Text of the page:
NOTE AND COMMENTS
Galls in rhizome of an aquatic macrophyte, Eichhornia azurea (Swartz) kunth (Pontederiaceae), in Jataí Ecological Station, Luiz Antônio, SP, Brazil
Peláez-Rodríguez, M.I; Trivinho-Strixino, S.II; Urso-Guimarães, M. V.III
IPrograma de Biología con Énfasis en Biorrecursos, Universidad de la Amazonía, Av. Circunvalar, Barrio El Porvenir, Florencia (Caquetá), Colombia
IIDepartamento de Hidrobiologia, Universidade Federal de São Carlos, Rodovia Washington Luís (SP-310), km 235, CEP 13565-905, São Carlos, SP, Brazil
IIIDepartamento de Biologia, FFCLRP, USP, Av. Bandeirantes, 3900, CEP 14900-401, Ribeirão Preto, SP, Brazil
There are several reports of galls in plants of most environments throughout the world (Felt, 1994; Mani, 1964; Gagné, 1989, 1994; Fernandes et al., 1988, 1997b). On the other hand, few authors have reported gall in aquatic macrophytes (Gagné, 1989; Fernandes & Lara, 1997a).
Aquatic macrophytes are an important biotope for many invertebrates, mainly insects. During all or part of their life cycles, a significant number of these insects use macrophytes as habitats for reproduction, for protection against predators, and as food resources (Trivinho-Strixino et al., 2000; Stripari & Henry, 2002). Eichhornia azurea (Sw.) Kunth (Pontederiaceae), a common macrophyte in floodplain lakes, rivers, and natural or artificial lakes, is largely distributed on the American continent, from south of the United States to Argentina (Pereira da Silva & Segadas-Vianna, 1971). In this note we describe the first gall found in rhizomes of E. azurea.
Diogo Lake is situated in Jataí Ecological Station (Luiz Antônio district), in the Mogi-Guaçu River, northeastern São Paulo State. The river presents a sinuous surface in its middle section, associated with numerous typical horseshoe lagoons connected or disconnected from its main channel. Diogo Lake measures 0.69 km2, 1.35 m in depth, and is permanently linked to the river channel. E. azurea is the dominant macrophyte in this lake and in some periods can totally cover the water surface. Most of the year the rhizomes of this plant are submerged, but during the dry season when the water level decreases, the rhizomes of E. azurea begin to appear.
The galls found in the rhizomes of E. azurea are induced by a new species of cecidomyiid (Cecidomyiidae: Diptera) illustrated in this paper. Oviposition and larval development cause enlargement of the infected area in the rhizome and a small change of natural color (Fig. 1). The gall maker belongs to a new species of the Lopesiini tribe of Cecidomyiinae subfamily whose identity will be soon determined. Although its life cycle has not been yet totally determined, it is known that oviposition in the rhizome occurs in the dry period (June to September). Fig. 2 shows an opened gall with larva inside. The larva (a), pupa (b), male (c), and female (d) of the new species of Cecidomyiinae is shown in Fig. 3.
Remarkable characters of larva in this new species are: enlarged and long spatula with two strong teeth; thoracic segments with six lateral papillae in three groups: inner group with two setose papillae, one asetose papillae in the middle, and two setose and one asetose papillae in the outer group on each side of spatula (Fig. 4); three stubby papillae on each side of midline in the terminal segment; anus on the ventral side (Fig. 5). In pupa, the main features are a short antennal horn; absence of upper and lower frontal horns; presence of a sclerotized zone with strong spines in the distal margin of tergites; and a sclerotized projection in the terminal segment (Fig. 6). The adult characters of taxonomic value are the antenna with twelve flagellomeres, binodal with three loops of circumfila, the loops having different lengths in males (Fig. 7) and being cylindrical with circumfila appressed in females (Fig. 8); the apical flagellomere in males and females has a budlike extension (Fig. 9); two-segmented palpi (Fig. 10), absence of first tarsomere spur, tarsal claw simple, bent near base, and longer than empodia; entire abdominal tergites in males and females, ovipositor with separated cerci and hypoproct as in Fig. 11; male terminalia (Fig. 12): gonocoxite larger than longer; gonostyle positioned in the apical portion of gonocoxite, enlarged in proximal portion tapering to apex, apex with entire tooth; hypoproct bilobed; aedeagus longer than hypoproct.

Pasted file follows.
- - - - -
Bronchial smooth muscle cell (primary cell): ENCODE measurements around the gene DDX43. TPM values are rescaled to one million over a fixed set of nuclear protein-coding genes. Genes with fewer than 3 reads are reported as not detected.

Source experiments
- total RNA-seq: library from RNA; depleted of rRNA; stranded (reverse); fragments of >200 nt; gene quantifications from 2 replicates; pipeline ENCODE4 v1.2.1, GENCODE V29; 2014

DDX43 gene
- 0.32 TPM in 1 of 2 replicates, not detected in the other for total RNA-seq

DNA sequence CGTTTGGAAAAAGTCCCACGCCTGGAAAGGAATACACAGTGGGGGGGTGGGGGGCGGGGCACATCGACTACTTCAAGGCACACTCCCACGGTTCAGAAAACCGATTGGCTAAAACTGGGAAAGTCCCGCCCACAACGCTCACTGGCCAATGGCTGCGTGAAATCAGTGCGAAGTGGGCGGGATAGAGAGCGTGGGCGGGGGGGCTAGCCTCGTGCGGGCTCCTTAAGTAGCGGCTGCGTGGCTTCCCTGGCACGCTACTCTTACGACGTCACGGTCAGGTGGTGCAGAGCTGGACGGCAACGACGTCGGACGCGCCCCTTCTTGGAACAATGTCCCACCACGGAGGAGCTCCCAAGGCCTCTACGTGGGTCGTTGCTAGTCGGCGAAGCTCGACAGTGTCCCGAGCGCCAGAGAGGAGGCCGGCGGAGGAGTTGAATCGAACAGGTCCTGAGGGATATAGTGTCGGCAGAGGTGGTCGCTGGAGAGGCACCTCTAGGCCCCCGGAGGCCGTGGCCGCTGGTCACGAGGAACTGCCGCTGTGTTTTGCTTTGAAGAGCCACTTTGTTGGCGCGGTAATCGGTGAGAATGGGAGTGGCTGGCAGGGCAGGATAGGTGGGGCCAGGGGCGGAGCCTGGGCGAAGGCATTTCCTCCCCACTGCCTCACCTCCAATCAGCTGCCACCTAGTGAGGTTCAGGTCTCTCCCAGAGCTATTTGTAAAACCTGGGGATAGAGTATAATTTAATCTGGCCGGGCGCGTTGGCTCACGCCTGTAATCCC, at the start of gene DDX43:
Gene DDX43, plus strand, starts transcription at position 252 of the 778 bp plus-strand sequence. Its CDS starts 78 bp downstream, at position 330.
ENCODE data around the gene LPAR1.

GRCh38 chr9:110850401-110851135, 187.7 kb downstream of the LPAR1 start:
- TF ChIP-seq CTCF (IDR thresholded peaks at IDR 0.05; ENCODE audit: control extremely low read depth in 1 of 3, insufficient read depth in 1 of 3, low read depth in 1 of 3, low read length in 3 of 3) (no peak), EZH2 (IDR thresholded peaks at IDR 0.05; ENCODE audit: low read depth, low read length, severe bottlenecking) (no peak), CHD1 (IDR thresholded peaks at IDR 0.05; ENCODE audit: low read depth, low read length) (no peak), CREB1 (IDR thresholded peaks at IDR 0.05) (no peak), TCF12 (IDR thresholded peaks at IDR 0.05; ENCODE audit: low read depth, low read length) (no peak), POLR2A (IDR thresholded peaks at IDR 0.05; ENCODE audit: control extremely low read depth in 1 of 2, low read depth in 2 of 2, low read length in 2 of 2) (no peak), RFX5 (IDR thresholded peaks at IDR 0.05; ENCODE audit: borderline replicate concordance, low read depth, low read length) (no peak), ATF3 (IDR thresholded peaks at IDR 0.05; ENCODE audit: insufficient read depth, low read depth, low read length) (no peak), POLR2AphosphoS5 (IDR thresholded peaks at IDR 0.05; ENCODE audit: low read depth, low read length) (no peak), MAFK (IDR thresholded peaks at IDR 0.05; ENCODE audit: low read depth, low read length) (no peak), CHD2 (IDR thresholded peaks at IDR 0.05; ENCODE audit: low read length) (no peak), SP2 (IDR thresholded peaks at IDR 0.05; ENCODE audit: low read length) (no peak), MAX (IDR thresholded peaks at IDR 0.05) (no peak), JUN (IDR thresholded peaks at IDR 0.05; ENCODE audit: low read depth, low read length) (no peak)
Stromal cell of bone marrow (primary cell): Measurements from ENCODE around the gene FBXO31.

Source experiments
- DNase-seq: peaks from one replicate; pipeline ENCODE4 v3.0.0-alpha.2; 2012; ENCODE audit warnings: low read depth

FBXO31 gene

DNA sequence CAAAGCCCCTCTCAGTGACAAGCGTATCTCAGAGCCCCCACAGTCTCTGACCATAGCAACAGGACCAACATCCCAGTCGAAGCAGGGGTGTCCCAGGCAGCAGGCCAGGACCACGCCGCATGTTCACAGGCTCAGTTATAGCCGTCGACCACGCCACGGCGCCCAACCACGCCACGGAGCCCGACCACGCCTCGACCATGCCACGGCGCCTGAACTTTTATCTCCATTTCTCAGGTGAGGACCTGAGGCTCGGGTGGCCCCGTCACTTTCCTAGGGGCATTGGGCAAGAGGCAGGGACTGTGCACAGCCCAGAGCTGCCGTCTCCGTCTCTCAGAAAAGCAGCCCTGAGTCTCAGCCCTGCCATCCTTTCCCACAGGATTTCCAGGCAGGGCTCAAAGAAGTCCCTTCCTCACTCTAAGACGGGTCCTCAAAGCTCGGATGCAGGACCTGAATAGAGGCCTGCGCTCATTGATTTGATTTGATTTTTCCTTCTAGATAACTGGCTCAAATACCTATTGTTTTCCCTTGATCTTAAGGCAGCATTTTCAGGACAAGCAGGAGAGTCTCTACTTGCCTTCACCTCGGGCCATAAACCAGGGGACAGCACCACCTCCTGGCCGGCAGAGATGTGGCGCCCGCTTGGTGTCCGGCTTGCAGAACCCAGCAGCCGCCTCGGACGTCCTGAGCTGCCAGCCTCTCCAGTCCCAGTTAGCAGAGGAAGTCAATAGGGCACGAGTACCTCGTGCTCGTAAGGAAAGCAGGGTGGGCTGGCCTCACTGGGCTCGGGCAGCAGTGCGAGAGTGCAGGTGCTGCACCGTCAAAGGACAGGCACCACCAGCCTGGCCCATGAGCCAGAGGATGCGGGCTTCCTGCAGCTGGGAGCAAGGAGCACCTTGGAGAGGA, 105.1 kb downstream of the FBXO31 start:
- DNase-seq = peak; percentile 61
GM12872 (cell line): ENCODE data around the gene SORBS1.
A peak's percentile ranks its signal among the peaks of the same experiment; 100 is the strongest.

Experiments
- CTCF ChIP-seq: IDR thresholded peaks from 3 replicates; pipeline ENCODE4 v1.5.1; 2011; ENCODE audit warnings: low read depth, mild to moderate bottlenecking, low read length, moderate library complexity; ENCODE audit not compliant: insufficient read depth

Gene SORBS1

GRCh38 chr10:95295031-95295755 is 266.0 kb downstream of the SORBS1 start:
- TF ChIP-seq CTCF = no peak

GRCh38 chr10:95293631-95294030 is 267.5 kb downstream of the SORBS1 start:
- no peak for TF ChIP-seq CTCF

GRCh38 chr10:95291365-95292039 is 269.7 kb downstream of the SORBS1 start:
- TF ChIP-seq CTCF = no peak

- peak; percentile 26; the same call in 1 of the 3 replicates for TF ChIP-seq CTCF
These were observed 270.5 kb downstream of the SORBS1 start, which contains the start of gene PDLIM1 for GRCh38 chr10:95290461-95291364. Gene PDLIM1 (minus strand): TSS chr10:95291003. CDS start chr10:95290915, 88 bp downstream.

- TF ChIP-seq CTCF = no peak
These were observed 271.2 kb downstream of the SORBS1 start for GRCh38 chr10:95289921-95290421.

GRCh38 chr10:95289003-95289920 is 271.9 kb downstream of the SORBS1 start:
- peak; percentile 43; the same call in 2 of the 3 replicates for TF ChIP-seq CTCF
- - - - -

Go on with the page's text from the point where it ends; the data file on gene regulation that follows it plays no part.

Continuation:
Acknowledgments The authors are grateful to FAPESP (Proc. # 01/11055-3), Dr. R. J. Gagné (Smithsonian Institution/USDA), and the engineer L. P. Sabogal-Paz.
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Received April 8, 2003
Accepted July 2, 2003
Distributed November 30, 2003
(With 12 figures)
Correspondence toPeláez-RodríguezPrograma de Biología con Énfasis en Biorrecursos, Universidad de la AmazoníaAv. Circunvalar, Barrio El PorvenirFlorencia (Caquetá), Colombiae-mail:
Publication in this collection
15 Mar 2004
Date of issue